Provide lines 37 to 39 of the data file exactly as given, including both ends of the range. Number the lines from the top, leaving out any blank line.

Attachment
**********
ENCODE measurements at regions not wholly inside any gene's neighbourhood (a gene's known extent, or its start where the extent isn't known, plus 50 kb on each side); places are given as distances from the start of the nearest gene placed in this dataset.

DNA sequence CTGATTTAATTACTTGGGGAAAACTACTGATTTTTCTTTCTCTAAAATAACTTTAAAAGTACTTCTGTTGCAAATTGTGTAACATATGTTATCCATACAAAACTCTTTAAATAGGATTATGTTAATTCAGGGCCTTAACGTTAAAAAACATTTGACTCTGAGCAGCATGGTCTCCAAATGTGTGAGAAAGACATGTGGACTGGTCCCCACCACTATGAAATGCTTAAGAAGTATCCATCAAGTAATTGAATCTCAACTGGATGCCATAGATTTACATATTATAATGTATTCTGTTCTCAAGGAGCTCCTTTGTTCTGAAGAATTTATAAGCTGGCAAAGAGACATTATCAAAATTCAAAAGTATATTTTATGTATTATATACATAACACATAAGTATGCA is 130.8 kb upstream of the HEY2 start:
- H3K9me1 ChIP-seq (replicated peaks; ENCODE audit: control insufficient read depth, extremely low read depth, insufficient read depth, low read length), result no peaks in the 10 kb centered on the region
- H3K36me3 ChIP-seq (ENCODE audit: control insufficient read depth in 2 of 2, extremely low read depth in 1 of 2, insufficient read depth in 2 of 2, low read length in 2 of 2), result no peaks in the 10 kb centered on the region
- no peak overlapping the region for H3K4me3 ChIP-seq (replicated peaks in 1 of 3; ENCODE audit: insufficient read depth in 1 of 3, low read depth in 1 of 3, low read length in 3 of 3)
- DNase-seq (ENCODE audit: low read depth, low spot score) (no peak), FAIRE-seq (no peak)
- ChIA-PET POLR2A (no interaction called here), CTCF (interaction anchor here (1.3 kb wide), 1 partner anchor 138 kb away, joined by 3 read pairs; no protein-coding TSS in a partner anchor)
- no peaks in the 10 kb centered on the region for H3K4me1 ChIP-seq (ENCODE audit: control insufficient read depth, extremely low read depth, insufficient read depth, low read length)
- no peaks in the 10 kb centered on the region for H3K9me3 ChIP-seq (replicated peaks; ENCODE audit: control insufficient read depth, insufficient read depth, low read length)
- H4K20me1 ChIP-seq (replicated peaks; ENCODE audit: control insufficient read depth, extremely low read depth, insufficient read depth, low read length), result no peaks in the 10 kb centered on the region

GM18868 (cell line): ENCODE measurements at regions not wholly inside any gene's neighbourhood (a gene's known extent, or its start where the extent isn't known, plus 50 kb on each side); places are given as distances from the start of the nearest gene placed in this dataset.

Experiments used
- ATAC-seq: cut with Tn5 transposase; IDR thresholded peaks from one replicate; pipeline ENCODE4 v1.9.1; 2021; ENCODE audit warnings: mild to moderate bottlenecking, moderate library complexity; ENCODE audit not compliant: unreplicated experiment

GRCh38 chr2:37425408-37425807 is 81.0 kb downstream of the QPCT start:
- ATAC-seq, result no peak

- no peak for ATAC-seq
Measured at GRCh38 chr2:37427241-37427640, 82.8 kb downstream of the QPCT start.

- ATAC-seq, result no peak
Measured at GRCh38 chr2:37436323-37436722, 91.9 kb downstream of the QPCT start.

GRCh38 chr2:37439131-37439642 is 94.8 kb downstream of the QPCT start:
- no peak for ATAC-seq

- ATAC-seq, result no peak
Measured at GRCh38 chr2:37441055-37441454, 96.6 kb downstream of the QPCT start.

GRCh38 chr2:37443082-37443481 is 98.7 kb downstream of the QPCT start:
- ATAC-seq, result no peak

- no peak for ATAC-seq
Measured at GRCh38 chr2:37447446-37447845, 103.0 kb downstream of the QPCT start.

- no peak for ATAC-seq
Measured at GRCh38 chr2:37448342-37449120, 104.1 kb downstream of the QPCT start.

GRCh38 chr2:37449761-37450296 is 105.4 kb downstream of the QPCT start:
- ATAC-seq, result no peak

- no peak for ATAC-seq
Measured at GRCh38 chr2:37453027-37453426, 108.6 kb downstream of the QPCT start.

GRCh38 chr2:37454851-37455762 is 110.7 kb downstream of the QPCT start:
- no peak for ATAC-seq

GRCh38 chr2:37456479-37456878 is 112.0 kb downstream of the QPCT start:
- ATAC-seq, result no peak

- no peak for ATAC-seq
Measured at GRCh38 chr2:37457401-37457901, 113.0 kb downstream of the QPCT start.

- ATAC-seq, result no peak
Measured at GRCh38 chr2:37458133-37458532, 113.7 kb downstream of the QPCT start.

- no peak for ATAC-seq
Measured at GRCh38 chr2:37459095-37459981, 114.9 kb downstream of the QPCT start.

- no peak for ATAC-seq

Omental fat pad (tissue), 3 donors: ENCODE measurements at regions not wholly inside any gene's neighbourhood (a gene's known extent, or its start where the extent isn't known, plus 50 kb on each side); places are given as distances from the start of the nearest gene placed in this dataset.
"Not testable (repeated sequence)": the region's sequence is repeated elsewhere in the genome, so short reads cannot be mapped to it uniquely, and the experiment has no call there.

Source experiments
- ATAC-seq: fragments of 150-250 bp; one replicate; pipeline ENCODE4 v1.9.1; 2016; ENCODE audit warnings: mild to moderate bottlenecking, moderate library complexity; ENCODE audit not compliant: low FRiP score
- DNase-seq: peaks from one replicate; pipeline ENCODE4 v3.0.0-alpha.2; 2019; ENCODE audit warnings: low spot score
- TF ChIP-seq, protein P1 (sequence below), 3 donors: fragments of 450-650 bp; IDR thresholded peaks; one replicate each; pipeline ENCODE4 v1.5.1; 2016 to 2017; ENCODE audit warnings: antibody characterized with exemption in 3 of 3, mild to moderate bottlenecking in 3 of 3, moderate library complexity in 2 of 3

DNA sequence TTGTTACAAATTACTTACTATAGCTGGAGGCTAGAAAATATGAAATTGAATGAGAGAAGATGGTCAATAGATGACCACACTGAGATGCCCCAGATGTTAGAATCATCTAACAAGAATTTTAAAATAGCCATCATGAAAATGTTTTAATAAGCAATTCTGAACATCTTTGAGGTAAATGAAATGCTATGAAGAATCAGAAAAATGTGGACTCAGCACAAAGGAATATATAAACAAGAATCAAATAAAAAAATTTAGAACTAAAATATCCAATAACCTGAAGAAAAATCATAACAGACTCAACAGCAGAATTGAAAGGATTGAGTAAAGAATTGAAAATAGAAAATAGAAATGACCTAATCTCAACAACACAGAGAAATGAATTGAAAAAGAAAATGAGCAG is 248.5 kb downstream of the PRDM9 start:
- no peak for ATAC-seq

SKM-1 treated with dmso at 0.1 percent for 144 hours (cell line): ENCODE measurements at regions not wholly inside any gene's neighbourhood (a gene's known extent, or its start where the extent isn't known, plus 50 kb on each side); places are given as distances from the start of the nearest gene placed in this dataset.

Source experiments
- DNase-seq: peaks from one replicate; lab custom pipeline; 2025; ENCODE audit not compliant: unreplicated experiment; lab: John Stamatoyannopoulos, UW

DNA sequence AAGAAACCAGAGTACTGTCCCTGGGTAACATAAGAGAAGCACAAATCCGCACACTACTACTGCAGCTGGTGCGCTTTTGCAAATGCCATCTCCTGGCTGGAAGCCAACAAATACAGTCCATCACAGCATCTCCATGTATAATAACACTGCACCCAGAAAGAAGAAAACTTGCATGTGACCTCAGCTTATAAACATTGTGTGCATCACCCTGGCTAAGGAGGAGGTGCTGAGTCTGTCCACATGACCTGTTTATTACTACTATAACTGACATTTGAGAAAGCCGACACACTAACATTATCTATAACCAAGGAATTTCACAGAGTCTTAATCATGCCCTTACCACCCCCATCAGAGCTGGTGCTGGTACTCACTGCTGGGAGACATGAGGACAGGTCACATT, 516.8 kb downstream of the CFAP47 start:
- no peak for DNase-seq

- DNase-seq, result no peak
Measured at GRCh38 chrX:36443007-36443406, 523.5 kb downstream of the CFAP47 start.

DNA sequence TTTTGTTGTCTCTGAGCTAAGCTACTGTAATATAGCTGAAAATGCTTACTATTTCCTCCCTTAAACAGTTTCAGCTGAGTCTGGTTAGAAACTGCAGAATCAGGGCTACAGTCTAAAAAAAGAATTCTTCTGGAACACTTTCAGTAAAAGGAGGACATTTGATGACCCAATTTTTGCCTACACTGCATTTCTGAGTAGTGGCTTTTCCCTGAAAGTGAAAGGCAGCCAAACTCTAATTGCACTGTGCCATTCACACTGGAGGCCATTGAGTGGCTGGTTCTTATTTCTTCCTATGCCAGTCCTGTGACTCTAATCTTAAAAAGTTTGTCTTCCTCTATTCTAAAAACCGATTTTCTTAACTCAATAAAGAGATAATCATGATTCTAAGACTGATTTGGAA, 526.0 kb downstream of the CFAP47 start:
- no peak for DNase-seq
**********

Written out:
- ATAC-seq, result no peak

- no peak for ATAC-seq
Measured at GRCh38 chr2:37457401-37457901, 113.0 kb downstream of the QPCT start.